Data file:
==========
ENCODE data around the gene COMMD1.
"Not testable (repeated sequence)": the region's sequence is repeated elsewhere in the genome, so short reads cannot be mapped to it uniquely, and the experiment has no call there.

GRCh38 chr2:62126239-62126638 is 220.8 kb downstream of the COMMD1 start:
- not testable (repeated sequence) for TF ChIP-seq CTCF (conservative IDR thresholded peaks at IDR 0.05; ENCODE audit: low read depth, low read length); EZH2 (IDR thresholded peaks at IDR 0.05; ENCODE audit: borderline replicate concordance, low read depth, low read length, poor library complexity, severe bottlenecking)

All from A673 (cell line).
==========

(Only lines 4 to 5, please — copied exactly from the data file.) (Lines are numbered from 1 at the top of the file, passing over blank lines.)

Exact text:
- not testable (repeated sequence) for TF ChIP-seq CTCF (conservative IDR thresholded peaks at IDR 0.05; ENCODE audit: low read depth, low read length); EZH2 (IDR thresholded peaks at IDR 0.05; ENCODE audit: borderline replicate concordance, low read depth, low read length, poor library complexity, severe bottlenecking)

All from A673 (cell line).